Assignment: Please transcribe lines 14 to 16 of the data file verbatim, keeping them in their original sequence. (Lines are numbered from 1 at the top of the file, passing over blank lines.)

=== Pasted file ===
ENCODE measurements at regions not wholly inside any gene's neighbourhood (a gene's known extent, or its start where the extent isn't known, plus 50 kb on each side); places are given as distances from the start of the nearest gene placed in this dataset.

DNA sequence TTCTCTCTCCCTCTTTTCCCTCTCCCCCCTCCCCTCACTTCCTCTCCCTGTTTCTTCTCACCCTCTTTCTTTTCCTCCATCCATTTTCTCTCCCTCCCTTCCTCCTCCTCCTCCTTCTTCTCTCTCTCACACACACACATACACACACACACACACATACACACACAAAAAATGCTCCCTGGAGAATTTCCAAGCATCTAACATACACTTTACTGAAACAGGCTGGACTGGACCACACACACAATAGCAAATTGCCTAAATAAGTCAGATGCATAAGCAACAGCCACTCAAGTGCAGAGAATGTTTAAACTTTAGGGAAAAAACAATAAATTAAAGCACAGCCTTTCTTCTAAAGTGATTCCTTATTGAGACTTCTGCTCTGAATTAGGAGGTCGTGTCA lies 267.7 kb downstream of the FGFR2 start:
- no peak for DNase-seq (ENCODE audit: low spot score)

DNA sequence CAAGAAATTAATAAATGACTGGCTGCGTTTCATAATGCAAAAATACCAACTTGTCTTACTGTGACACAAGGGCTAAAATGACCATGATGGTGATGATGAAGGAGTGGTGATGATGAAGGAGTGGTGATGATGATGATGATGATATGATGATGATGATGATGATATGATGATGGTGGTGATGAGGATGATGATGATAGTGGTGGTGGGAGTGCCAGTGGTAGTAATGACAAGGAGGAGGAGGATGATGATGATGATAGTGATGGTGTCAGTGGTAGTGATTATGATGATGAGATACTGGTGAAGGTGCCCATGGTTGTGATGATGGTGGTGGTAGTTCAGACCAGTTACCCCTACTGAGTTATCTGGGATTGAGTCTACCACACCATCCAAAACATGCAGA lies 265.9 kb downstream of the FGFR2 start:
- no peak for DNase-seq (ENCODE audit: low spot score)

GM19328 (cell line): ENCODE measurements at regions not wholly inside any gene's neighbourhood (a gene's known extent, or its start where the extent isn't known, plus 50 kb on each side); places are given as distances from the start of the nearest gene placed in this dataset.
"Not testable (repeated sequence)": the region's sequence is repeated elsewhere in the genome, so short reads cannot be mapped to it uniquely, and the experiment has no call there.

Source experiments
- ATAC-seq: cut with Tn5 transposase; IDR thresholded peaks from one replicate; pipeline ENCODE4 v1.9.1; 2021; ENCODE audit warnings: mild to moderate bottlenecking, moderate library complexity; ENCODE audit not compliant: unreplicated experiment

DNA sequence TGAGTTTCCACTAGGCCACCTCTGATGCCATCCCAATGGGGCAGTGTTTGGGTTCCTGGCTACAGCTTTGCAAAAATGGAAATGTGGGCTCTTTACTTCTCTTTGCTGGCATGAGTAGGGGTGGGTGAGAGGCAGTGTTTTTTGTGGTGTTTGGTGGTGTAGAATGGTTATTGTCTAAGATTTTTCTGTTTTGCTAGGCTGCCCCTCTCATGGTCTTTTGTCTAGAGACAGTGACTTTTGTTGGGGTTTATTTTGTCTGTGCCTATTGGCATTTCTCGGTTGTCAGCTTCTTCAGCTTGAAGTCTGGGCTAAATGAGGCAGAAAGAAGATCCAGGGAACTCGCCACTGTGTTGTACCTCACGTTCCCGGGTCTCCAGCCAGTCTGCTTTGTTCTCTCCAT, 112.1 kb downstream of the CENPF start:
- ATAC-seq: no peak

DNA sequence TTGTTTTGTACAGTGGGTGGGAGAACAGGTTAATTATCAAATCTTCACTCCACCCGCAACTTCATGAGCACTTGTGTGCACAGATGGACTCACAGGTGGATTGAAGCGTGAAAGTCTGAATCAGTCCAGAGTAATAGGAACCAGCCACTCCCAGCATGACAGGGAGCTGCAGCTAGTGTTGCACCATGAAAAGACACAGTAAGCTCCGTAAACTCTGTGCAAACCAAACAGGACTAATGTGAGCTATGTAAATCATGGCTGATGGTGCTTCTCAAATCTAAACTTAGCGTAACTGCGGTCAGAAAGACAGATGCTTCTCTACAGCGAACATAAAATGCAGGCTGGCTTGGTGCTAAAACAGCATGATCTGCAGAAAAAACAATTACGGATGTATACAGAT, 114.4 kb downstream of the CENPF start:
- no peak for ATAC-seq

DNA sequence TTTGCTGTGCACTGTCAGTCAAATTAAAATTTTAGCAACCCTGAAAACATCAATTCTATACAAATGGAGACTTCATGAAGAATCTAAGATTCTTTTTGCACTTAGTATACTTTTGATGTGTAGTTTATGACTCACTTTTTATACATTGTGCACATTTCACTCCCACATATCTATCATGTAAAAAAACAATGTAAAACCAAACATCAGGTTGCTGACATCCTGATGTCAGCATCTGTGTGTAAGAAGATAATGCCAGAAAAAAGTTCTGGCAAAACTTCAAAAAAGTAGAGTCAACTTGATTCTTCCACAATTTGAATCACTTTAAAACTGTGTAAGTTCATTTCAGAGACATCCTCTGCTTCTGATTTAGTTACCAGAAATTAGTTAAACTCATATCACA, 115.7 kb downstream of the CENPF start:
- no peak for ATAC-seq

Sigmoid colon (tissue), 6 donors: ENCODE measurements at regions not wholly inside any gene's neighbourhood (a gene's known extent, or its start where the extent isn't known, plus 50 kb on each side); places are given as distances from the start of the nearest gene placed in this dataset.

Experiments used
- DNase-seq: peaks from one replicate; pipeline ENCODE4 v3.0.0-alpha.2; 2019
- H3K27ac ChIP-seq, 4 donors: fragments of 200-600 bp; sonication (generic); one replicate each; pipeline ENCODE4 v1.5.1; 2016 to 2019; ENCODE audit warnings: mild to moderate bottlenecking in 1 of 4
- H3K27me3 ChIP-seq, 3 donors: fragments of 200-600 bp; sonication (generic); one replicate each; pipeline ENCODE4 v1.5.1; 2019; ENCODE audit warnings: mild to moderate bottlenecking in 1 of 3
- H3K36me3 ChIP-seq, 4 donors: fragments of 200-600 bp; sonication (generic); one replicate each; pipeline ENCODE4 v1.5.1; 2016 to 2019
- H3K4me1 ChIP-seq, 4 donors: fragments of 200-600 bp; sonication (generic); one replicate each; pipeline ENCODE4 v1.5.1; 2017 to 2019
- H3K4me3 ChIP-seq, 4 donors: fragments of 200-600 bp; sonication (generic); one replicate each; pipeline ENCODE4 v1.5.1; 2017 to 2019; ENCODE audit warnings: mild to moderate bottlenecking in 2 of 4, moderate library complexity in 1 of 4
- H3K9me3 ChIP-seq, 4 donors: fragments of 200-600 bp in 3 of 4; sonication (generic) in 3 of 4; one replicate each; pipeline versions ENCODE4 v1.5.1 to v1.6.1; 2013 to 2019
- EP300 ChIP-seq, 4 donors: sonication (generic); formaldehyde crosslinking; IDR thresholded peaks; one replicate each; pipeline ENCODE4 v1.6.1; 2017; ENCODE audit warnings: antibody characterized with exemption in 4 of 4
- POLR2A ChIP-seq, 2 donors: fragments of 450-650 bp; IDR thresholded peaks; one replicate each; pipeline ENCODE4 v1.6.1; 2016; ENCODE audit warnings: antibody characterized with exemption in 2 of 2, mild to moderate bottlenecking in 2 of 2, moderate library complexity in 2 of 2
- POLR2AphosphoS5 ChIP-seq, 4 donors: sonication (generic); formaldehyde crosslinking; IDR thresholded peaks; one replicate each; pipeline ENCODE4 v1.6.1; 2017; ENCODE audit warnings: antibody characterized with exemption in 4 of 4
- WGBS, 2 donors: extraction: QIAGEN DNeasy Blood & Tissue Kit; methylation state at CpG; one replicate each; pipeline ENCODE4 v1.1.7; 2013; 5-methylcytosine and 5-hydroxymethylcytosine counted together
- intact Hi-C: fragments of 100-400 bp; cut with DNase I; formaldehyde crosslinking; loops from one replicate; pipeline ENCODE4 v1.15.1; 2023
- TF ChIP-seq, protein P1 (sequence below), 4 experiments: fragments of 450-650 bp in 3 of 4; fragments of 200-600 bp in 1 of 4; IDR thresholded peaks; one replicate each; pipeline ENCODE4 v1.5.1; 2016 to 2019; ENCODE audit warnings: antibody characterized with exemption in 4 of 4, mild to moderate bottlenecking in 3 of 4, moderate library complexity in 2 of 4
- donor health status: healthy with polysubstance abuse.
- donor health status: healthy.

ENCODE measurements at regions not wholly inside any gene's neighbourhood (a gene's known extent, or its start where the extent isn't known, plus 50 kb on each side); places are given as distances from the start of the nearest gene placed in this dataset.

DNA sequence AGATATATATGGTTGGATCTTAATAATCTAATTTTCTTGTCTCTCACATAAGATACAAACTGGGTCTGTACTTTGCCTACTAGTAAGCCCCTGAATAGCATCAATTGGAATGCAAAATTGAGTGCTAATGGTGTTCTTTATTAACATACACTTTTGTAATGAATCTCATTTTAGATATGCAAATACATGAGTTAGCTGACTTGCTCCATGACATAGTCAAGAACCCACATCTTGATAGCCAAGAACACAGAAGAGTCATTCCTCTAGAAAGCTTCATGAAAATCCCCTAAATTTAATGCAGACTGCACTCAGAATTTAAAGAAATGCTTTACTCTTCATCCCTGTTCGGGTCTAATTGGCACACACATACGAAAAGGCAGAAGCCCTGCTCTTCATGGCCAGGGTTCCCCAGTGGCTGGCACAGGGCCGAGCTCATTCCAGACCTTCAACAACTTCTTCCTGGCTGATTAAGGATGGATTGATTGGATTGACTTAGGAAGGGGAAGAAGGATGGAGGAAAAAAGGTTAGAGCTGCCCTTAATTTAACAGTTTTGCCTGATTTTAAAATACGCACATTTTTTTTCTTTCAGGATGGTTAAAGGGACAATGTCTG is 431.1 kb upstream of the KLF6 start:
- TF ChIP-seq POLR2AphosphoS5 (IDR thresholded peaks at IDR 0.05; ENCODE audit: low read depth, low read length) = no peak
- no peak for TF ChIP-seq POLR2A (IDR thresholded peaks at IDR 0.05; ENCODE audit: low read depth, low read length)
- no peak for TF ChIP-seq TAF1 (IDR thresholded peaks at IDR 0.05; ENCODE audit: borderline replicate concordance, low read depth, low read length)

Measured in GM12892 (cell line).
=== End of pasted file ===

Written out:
DNA sequence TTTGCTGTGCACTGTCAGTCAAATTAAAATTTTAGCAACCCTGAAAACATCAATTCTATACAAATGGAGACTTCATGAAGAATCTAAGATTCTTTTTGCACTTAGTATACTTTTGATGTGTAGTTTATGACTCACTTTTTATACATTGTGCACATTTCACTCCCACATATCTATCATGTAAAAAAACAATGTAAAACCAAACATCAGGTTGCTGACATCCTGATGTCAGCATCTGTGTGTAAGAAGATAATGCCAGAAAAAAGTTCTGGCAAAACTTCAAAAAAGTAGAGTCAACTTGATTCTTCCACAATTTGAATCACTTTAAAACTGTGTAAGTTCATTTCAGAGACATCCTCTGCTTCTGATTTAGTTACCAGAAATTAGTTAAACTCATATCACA, 115.7 kb downstream of the CENPF start:
- no peak for ATAC-seq

Sigmoid colon (tissue), 6 donors: ENCODE measurements at regions not wholly inside any gene's neighbourhood (a gene's known extent, or its start where the extent isn't known, plus 50 kb on each side); places are given as distances from the start of the nearest gene placed in this dataset.